After two extensions to the COVID 19 lockdown in India, the Union Finance Minister Nirmala Sitharaman announced a special economic package of 20 lakh crores in a statement made on the 14th of May. It was the second in a line of measures by the Union Government and the Reserve Bank of India to stimulate the Indian economy in the wake of repeated extensions to the lockdown. The package – titled as the ‘Atma Nirbhar Bharat Abhiyan’ or ‘Self Reliant India Movement’- represents approximately 10% of the nation’s GDP.
It is intended to provide relief for businesses and workers through the infusion of credit and the provision of tax breaks allowing enterprises to function in anticipation of the incoming recession caused by the global health crisis, while also promoting self reliance. The main features of this second phase of the Atma Nirbhar Bharat Abhiyan include:
- 3 lakh crore emergency credit guarantee schemefor MSMEs.
- Subordinate debt provision of Rs. 20,000 crores for stressed MSME
- 50,000 crore equity infusion fund for MSMEs as well as a redefinition of the term based on turnover.
- Disallowing global tender enquiries for procuring goods and services less than Rs. 200 crores.
- EPF support for businesses and workers.
- A special liquidity scheme of Rs. 30,000 crores as well as a partial credit guarantee schemeof Rs. 45,000 for NBFCs, HFCs and MFIs.
- 90,000 crore liquidity injection for DISCOM.
- Extensions relieving contractual obligations for contractors and real estate projects.
- Tax reliefs to businesses and on TDS.
Breaking down the Rs. 3 Lakh Crore Emergency Credit Line Scheme For MSMEs:
The credit line scheme provides working capital financing for MSMEs for upto 20% of their outstanding credit as of February 29, 2020. In doing so, it will allow functioning MSMEs – whose operations have been disrupted by COVID 19 – to continue operations and the payment of salaries to employees as the nation heads towards a major slowdown.
A total of Rs. 3 lakh crores have been allocated for this and are to be provided in the form of term loans with concessional interest rates for around 45 lakh MSMEs within the country. The Union Government arrived at this amount by estimating the outstanding loans to such enterprises at the time, which totalled to approximately Rs. 16-18 lakh crores. After assuming that 80% of these were working capital loans with a 20% incremental funding requirement, these funds were allocated to allow these enterprises to borrow enough to maintain operations.
Interestingly, these enterprises will not be required to provide collateral to secure such loans, while the government will provide a 100% credit guarantee to the concerned financial institution. Additionally, these loans will also only be provided to enterprises with an outstanding credit of upto Rs. 25 crore and a turnover lower than Rs. 100 crore. The loans are to have a tenure of 4 years with a moratorium of 12 months, such that repayment begins after this period in order to allow MSMEs to recover.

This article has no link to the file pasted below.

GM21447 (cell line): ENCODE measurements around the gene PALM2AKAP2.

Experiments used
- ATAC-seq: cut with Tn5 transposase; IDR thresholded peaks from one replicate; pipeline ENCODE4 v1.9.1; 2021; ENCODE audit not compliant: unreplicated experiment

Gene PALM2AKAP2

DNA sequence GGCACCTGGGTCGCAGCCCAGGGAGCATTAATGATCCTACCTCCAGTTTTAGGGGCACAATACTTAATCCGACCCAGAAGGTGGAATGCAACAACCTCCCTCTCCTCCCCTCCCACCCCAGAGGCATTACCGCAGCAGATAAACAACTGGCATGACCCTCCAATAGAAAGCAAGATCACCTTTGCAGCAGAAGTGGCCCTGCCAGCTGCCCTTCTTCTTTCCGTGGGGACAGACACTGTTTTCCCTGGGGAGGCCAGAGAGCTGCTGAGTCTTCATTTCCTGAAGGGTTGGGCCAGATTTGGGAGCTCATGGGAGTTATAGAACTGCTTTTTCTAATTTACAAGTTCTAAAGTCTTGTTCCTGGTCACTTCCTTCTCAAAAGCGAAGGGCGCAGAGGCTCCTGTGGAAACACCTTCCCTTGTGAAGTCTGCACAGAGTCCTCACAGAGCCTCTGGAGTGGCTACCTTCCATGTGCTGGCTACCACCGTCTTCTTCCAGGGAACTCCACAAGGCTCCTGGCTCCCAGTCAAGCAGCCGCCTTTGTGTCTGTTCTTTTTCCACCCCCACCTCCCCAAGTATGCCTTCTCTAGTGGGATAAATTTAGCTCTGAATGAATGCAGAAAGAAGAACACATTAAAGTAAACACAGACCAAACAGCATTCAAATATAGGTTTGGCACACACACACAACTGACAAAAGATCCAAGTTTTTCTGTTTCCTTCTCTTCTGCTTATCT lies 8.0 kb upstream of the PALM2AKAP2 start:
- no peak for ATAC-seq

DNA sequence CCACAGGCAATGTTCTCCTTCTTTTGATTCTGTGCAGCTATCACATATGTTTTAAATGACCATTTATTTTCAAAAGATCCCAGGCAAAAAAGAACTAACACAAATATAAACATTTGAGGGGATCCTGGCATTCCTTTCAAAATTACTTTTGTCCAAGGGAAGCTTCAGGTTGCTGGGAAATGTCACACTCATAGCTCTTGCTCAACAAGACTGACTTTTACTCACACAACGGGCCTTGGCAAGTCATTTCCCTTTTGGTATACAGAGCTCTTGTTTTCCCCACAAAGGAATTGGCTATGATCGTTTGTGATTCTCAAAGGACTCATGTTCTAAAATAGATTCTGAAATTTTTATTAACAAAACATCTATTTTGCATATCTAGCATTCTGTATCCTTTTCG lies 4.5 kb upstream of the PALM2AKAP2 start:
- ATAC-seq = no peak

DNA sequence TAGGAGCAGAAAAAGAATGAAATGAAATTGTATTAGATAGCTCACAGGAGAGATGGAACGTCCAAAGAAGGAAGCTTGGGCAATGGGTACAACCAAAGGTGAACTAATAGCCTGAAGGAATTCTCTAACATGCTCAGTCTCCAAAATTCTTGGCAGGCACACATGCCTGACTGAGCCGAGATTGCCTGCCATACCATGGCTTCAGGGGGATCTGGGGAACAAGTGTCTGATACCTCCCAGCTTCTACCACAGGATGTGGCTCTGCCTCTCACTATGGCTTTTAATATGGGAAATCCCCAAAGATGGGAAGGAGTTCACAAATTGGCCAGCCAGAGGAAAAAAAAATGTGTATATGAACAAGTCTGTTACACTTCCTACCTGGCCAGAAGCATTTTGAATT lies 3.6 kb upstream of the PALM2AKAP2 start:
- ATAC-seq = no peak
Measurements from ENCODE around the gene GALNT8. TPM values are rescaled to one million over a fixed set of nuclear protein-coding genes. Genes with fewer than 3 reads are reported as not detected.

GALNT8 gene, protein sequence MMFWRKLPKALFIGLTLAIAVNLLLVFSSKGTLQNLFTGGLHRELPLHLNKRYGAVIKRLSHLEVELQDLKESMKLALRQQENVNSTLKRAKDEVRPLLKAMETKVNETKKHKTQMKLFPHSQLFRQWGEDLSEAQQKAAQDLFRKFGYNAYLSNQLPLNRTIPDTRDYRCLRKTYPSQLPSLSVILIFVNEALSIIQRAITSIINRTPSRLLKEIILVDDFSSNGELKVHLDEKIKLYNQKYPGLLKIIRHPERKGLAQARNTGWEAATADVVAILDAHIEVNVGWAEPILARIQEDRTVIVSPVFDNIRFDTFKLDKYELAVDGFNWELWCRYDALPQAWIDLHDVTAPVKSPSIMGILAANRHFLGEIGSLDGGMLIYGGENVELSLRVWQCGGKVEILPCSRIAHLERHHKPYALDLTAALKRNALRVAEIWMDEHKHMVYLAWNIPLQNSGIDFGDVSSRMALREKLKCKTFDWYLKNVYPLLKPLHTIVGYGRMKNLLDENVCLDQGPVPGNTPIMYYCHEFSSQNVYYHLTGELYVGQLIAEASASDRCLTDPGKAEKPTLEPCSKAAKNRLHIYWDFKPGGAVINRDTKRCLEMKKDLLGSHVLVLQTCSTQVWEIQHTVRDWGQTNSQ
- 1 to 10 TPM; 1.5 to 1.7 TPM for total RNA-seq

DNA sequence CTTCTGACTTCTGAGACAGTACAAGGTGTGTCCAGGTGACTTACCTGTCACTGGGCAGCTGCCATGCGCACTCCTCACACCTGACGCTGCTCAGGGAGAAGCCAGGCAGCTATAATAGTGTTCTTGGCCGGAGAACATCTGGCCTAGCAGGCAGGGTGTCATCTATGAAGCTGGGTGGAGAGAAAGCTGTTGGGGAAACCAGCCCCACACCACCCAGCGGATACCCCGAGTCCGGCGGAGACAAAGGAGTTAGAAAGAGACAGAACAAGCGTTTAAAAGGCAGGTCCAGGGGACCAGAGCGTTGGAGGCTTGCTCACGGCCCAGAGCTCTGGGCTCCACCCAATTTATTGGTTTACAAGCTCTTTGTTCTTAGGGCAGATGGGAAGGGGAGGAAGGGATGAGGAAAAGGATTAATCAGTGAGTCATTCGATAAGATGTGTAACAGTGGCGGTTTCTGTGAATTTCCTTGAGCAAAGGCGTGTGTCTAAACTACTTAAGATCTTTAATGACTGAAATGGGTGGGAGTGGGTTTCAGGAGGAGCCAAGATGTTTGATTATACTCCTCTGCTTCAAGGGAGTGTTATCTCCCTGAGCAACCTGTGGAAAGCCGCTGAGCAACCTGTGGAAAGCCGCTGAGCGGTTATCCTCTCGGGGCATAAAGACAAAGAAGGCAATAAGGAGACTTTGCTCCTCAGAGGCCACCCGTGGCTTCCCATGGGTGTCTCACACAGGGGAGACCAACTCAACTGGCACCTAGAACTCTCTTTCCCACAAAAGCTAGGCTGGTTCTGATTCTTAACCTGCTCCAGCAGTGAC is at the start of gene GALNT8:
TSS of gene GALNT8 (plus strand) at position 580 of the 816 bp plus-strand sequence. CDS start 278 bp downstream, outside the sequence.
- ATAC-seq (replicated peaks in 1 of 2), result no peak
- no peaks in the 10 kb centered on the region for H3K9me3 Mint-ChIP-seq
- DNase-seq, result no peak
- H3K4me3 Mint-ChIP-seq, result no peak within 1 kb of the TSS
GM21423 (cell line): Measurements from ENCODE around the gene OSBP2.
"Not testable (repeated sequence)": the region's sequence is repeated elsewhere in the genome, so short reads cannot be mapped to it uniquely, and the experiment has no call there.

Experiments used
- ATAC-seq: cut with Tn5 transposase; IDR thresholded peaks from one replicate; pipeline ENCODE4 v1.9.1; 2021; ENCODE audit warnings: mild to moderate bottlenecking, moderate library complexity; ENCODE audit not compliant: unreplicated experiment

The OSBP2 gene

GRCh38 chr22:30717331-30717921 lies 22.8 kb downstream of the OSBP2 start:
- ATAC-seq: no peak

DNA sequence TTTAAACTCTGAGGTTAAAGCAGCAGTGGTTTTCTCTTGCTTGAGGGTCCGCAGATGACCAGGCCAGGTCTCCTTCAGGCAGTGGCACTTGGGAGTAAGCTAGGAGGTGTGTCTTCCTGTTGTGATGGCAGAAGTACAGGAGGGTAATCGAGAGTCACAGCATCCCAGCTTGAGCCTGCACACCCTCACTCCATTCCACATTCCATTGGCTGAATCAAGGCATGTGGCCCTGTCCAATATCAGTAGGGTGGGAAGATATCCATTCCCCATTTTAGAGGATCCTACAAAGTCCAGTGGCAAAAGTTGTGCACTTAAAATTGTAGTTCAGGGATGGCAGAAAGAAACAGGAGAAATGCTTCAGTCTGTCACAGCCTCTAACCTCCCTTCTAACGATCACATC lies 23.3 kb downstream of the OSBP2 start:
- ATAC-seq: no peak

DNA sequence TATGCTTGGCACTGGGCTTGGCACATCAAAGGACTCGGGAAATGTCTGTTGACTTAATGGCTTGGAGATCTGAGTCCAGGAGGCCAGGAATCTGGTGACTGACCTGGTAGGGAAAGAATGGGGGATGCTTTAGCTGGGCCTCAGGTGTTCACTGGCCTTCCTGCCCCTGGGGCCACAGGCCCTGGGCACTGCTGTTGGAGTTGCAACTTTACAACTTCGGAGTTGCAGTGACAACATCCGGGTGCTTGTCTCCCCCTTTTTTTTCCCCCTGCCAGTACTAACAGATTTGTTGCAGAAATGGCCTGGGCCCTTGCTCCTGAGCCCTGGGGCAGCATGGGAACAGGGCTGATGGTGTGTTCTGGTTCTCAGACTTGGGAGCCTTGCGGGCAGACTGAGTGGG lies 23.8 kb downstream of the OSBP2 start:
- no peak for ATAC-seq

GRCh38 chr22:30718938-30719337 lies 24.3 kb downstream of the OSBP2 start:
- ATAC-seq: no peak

This measure is estimated to help nearly 45 lakh MSMEs in the country that employ close to 40% of India’s workforce. The changes to the definition of an MSME with respect to turnover being the criteria for classification, will also aid service sector organizations such as mid sized, hotels, hospitals and diagnostic centres to avail these loans to stay afloat.
There was a pressing need for such a step by the government. Due to the uncertain economic climate prevailing during the COVID 19 crisis, banks will become reluctant to lend money; an attitude only bolstered by the growing list of NPAs (Non Performing Assets) in the wake of the crisis. By ensuring that the government takes on the repayment of loans for enterprises at risk of defaulting and by infusing working capital into MSMEs, the credit guarantee scheme will help to offset some of the economic repercussions of the current pandemic.
Conclusion : However, while the announcement is a welcome move, it does come with a flaw in that the 100% credit guarantee scheme provides no incentives for enterprises to pay back loans. The banks and other financial institutions also do not take on any risk as full repayment of these loans by the government is ensured in the case of defaulters. It is could be the case that the government will have to spend significant amounts on resulting NPAs in the coming years.
The Atma Nirbhar Bharat Abhiyan also provides for a subordinate debt fund of Rs. 20,000 crores for struggling MSMEs and a Rs. 50,000 crore infusion of equity into viable enterprises to stimulate their growth, in addition to the credit guarantee scheme. It remains to be seen how effective these measures will be as the national and global economic ramifications of the COVID 19 crisis are yet to be ascertained fully.